The number of wind turbines in Britain is set to double, contrary to assurances from the government that they are putting the brakes on the wind farm industry.
According to recent figures from the Department of Energy and Climate Change (DECC), Britain currently has more than 6,200 turbines spinning on and around the country, but a further 600 are already under construction, and more than 4,100 have been given the go ahead. Applications have been lodged for a further 3,200.
In April, Energy secretary Amber Rudd announced the early closure of the subsidy scheme for onshore wind, saying there was already enough provision in the pipeline to meet Britain’s target of generating 12GW of electricity from onshore wind by 2020.
Her actions as minister came as no surprise – The Conservative Party had promised the early closure of the scheme in the run up to the election; last December Prime Minister David Cameron told a panel of MPs: “the public are frankly fed up with so many wind farms being built.
“We don’t need to have more of these subsidised onshore, so let’s get rid of the subsidy, put them into the planning system and if they can make their case, they will make their case. I suspect that they won’t and that we will have a reasonable amount of onshore wind. We will have safer electricity supplies as a result, but enough is enough. I am very clear about that.”
However, Mrs Rudd has failed to spell out what reaching 12GW of wind generated power will look like. Far from an end to unpopular new turbines, chasing the target will mean more than 2,000 new wind turbines built across the UK, in addition to the 4,800 already in place.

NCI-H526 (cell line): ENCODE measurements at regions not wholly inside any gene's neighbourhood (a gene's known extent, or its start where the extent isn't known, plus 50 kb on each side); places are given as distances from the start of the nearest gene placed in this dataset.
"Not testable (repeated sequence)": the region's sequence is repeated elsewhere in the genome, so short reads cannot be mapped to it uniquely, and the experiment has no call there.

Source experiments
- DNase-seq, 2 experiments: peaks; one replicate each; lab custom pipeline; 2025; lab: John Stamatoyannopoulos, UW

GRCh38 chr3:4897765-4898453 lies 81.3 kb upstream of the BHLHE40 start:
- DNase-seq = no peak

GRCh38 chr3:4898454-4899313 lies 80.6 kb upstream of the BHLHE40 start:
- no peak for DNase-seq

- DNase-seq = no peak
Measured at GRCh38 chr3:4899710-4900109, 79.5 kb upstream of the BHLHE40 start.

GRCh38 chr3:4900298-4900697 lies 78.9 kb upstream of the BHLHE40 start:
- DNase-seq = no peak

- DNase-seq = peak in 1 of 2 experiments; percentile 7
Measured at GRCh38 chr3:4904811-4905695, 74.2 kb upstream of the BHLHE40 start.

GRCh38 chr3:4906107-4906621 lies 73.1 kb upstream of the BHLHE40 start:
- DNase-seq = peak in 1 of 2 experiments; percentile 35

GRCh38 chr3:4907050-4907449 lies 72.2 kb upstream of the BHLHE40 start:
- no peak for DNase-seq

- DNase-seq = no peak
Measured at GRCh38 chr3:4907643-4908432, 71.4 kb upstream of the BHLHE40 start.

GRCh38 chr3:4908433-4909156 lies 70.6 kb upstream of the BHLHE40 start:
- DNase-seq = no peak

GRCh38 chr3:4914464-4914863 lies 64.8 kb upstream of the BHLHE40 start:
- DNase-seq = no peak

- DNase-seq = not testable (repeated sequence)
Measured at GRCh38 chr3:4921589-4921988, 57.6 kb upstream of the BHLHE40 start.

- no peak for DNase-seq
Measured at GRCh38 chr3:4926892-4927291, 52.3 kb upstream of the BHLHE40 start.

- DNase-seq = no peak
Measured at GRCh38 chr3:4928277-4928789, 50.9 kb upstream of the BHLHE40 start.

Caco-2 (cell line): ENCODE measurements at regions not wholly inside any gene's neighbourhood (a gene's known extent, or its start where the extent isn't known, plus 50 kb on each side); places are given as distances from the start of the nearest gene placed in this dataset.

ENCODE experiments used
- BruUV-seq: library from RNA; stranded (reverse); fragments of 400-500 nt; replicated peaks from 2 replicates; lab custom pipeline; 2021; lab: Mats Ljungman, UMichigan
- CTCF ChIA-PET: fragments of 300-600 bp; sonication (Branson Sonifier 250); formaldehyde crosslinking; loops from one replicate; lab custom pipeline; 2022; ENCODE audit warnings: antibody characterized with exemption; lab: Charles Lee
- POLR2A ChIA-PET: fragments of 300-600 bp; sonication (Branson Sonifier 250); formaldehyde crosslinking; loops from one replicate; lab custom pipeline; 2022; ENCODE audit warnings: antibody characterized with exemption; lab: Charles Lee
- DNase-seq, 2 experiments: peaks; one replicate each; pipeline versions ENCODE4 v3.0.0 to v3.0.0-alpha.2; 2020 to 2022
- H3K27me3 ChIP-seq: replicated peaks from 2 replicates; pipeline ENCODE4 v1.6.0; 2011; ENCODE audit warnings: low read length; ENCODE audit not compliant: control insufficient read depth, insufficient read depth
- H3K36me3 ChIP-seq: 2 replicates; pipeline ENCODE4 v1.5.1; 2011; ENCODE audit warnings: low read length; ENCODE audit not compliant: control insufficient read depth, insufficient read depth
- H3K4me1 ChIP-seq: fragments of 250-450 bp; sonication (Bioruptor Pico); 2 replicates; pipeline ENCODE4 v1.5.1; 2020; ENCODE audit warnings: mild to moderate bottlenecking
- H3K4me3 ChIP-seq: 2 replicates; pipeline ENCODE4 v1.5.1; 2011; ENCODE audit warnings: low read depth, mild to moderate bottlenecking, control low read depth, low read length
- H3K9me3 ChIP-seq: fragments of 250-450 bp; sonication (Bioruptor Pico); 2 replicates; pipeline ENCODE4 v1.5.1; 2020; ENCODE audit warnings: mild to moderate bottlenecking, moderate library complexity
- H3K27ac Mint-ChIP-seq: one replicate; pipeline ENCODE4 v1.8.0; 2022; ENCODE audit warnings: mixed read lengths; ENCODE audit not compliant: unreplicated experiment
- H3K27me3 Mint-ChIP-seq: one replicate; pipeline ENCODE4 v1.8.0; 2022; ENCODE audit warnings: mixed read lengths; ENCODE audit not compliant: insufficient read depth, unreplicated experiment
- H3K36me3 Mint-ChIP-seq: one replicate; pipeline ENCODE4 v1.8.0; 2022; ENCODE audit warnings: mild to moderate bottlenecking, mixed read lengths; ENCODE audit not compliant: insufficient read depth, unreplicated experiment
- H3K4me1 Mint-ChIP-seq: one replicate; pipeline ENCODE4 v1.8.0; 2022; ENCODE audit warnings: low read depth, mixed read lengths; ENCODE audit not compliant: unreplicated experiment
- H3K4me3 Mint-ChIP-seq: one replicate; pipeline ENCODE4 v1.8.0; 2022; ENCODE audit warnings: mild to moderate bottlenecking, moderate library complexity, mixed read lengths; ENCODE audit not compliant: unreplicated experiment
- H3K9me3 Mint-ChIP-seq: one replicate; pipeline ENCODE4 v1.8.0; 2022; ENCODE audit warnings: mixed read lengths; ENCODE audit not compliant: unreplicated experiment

As of July this year, 2,564 turbines had been given the go ahead, and construction had already started on 558.
Offshore the picture is even more dramatic. Analysis of the latest figures by Breitbart London reveals that the number of offshore turbines is set to double. As of the end of June, 1,452 turbines peppered British seas, and 47 more were already under construction. But planning permission has been granted for a further 2,117, while permission had been denied for just 108 turbines.
In response to a Freedom of Information request lodged by Breitbart London, DECC said that they couldn’t provide estimates for how much in subsidies these extra turbines would cost because “the Government does not earmark budget for any specific technology. Instead, the Government wishes to develop a mixture of renewable energy technologies”.
However, the Renewable Energy Foundation has been kind enough to give us estimations of the costs. They have calculated that, for onshore capacity, based on a subsidy of about £40 per MWh, the subsidies will cost taxpayers an extra £600 million a year.
The figure for offshore wind, which is much more expensive, is startling. The REF estimates the cost of new offshore turbines to hit the taxpayer’s pocket to the tune of £3.5 billion a year in subsidy, based on a price estimate of £80 to £90 per MWh.
Roger Helmer MEP, Ukip’s energy spokesman told Breitbart London: “We had hoped the Government had become a little more rational concerning wind turbines and planning applications. Apparently not.
“This is throwing good money after bad yet again. Onshore wind farms are unaffordable and offshore wind farms doubly unaffordable!”
According to Dr Jon Constable, director of the REF, the cost is not only huge, it’s also unjustified as, if all the schemes which have been granted consent are built, the Government will overshoot its renewable energy generation target by 34 percent.
This represents “an overspend beyond the Levy Control Framework [the budgeted spend], at about £1.5 bn per year in 2020,” he said. “The wind contribution to this is of course very significant, but it is not the only sector that has run out of control. Solar generation is many times that expected by government in its National Renewable Energy Action Plan.”